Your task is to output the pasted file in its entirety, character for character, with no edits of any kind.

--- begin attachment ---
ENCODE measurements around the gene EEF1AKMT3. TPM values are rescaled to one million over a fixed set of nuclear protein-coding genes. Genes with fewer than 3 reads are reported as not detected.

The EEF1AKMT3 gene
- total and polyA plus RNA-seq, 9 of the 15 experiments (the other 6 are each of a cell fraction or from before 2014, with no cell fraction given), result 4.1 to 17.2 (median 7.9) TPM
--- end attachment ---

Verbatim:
ENCODE measurements around the gene EEF1AKMT3. TPM values are rescaled to one million over a fixed set of nuclear protein-coding genes. Genes with fewer than 3 reads are reported as not detected.

The EEF1AKMT3 gene
- total and polyA plus RNA-seq, 9 of the 15 experiments (the other 6 are each of a cell fraction or from before 2014, with no cell fraction given), result 4.1 to 17.2 (median 7.9) TPM